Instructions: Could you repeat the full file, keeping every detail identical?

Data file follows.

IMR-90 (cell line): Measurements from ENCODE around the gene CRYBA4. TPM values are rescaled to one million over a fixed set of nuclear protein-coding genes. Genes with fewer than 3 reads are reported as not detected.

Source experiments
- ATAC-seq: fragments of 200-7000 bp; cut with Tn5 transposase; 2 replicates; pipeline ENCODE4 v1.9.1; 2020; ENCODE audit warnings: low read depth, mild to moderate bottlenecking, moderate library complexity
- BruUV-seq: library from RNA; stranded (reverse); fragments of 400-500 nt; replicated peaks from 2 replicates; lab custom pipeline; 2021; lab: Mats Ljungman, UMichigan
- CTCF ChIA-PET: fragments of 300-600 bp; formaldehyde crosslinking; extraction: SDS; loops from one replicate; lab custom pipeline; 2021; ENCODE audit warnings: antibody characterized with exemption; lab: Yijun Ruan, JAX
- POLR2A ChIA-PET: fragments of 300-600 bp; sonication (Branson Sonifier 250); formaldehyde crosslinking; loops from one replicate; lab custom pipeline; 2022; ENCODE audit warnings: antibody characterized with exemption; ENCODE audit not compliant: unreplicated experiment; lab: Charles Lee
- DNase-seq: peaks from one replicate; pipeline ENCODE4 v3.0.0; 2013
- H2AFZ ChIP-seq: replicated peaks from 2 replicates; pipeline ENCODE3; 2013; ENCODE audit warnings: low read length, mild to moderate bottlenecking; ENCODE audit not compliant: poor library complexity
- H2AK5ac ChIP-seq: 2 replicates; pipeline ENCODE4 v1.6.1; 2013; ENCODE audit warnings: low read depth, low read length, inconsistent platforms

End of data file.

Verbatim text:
IMR-90 (cell line): Measurements from ENCODE around the gene CRYBA4. TPM values are rescaled to one million over a fixed set of nuclear protein-coding genes. Genes with fewer than 3 reads are reported as not detected.

Source experiments
- ATAC-seq: fragments of 200-7000 bp; cut with Tn5 transposase; 2 replicates; pipeline ENCODE4 v1.9.1; 2020; ENCODE audit warnings: low read depth, mild to moderate bottlenecking, moderate library complexity
- BruUV-seq: library from RNA; stranded (reverse); fragments of 400-500 nt; replicated peaks from 2 replicates; lab custom pipeline; 2021; lab: Mats Ljungman, UMichigan
- CTCF ChIA-PET: fragments of 300-600 bp; formaldehyde crosslinking; extraction: SDS; loops from one replicate; lab custom pipeline; 2021; ENCODE audit warnings: antibody characterized with exemption; lab: Yijun Ruan, JAX
- POLR2A ChIA-PET: fragments of 300-600 bp; sonication (Branson Sonifier 250); formaldehyde crosslinking; loops from one replicate; lab custom pipeline; 2022; ENCODE audit warnings: antibody characterized with exemption; ENCODE audit not compliant: unreplicated experiment; lab: Charles Lee
- DNase-seq: peaks from one replicate; pipeline ENCODE4 v3.0.0; 2013
- H2AFZ ChIP-seq: replicated peaks from 2 replicates; pipeline ENCODE3; 2013; ENCODE audit warnings: low read length, mild to moderate bottlenecking; ENCODE audit not compliant: poor library complexity
- H2AK5ac ChIP-seq: 2 replicates; pipeline ENCODE4 v1.6.1; 2013; ENCODE audit warnings: low read depth, low read length, inconsistent platforms